Kickboxing and Muay Thai are great martial arts for developing vicious striking skills. Kickboxing is a striking style that incorporates and blends various martial arts like karate, boxing, Muay Thai, etc. Here we are going to describe the differences between Dutch kickboxing, which we simply refer to as kickboxing throughout this article, and Muay Thai to help you decide which one suits you better.
The ruleset and culture of both combat sports have affected the progression and development of their fighting style. Muay Thai has mostly stuck to its traditional roots and still empower their fighters to strike with all parts of their limb: hands, elbows, knees, legs. Furthermore, attacks and takedown attempts occur frequently from the clinching position.
On the other hand, kickboxing rules prevent its fighters from integrating all aspects of Muay Thai. Popular kickboxing organizations (K-1, Glory and Bellator Kickboxing) has more striking options available than the original American Kickboxing rules that only allows punches and kicks above the waist. These organizations permit their fighters to throw low kicks and even knees. However, all three organizations’ format bans the use of elbows and considers takedown attempts a foul. In addition to that, each individual is only allowed to deliver a single strike from the clinching position.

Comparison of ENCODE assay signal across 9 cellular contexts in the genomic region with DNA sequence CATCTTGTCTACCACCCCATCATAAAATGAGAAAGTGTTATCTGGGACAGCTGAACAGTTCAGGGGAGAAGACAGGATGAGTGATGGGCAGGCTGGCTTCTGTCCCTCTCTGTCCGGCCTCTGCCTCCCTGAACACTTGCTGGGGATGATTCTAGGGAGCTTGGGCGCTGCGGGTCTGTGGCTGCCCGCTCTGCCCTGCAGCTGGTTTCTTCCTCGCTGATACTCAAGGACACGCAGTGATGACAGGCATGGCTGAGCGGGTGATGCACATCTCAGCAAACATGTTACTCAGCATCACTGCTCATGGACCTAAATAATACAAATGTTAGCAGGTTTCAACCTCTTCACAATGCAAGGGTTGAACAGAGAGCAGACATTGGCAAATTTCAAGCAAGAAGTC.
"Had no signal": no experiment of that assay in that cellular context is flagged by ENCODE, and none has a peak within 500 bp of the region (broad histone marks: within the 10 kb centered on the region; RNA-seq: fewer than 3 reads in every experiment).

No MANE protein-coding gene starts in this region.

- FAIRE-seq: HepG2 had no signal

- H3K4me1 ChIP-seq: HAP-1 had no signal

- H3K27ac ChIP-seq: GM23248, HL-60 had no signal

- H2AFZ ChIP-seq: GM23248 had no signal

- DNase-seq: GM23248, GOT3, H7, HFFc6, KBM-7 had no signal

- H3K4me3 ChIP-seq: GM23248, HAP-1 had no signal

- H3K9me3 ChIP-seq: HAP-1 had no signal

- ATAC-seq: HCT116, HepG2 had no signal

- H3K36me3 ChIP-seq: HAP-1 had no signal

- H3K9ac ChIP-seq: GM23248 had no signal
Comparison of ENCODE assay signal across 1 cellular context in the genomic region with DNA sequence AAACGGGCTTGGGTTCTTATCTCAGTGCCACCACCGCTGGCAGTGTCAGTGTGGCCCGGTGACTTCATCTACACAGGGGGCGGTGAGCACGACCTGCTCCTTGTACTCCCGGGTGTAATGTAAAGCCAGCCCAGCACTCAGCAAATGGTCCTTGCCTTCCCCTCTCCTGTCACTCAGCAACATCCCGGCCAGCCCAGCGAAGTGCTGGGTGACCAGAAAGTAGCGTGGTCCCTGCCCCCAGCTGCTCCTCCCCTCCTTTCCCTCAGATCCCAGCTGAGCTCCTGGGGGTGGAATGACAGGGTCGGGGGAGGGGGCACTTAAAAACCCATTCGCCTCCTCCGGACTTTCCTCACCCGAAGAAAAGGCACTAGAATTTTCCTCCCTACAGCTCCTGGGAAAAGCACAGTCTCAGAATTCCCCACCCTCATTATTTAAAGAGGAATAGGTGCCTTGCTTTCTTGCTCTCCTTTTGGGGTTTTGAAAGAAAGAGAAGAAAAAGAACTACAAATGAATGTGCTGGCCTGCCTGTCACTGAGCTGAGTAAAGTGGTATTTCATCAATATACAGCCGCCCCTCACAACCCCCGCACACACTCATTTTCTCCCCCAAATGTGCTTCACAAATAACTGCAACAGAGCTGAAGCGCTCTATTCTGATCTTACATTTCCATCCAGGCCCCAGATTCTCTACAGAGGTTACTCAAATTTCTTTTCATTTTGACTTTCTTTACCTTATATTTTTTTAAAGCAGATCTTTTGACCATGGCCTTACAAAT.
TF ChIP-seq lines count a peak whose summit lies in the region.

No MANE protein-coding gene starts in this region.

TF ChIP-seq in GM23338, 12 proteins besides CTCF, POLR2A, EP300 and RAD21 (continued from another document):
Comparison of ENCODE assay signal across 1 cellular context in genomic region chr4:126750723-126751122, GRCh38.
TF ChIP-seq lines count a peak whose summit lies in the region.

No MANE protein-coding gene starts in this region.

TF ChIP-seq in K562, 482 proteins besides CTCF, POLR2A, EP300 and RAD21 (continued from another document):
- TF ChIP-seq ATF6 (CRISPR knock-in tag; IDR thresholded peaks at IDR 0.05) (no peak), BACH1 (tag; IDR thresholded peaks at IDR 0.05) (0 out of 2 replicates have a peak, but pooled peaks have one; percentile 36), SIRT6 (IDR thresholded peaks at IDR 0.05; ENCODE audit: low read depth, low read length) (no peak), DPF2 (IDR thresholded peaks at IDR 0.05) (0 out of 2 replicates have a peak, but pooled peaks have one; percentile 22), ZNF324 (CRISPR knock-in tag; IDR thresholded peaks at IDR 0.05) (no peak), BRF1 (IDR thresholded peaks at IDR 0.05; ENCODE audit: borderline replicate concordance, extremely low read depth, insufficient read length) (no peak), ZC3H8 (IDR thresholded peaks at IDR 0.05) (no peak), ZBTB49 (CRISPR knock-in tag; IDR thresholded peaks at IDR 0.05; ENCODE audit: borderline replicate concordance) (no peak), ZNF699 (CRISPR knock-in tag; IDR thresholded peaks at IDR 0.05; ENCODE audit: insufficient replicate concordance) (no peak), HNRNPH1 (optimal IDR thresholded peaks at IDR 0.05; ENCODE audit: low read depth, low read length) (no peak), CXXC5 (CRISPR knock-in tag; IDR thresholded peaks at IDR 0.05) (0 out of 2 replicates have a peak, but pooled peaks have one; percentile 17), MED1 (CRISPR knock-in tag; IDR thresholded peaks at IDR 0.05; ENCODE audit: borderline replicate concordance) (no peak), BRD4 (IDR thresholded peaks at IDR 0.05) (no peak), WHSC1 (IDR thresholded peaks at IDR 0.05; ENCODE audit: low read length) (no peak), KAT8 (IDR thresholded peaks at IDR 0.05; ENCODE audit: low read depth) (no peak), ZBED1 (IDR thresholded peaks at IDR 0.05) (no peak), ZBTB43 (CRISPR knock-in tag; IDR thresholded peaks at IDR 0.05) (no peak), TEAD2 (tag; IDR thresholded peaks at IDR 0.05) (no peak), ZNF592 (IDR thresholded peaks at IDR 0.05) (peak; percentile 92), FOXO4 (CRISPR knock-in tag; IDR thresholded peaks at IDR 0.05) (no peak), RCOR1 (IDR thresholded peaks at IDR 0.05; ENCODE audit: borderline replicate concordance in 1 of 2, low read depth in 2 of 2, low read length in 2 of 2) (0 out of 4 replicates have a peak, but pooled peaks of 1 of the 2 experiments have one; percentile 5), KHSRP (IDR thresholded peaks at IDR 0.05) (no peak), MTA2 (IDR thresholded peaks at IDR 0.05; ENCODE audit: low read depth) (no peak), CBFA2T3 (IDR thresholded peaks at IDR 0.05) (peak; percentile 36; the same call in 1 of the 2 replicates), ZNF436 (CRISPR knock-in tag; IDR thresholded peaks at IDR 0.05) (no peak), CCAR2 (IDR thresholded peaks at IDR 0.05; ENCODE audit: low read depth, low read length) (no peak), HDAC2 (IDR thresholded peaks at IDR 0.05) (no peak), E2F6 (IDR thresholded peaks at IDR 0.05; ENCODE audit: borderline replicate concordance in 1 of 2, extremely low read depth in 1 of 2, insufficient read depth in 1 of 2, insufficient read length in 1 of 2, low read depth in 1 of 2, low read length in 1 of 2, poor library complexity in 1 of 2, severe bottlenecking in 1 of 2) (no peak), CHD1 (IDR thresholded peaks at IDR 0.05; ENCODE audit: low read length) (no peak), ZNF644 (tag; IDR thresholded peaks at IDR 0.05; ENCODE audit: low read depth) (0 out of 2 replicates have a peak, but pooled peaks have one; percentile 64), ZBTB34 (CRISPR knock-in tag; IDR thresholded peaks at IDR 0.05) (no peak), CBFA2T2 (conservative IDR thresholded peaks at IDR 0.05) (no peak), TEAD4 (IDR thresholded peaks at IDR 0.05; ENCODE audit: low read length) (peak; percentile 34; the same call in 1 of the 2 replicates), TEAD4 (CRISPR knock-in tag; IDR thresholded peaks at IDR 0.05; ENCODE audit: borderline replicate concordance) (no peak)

Stance and Footwork
One of the first differences noticed by most observers is how Muay Thai and kickboxing contrast in their stance and movement.
Striking Stance - In Muay Thai, fighters use a stance where their hips are completely squared to the opponent and they are standing with an upright posture. This stance has them placing their feet shoulder-width apart, and staggered in front and behind them. Within the Muay Thai’s stance, practitioners will distribute most of their weight to the rear leg. This action keeps their lead leg light for quickly throwing kicks and to block incoming low kicks with their shins.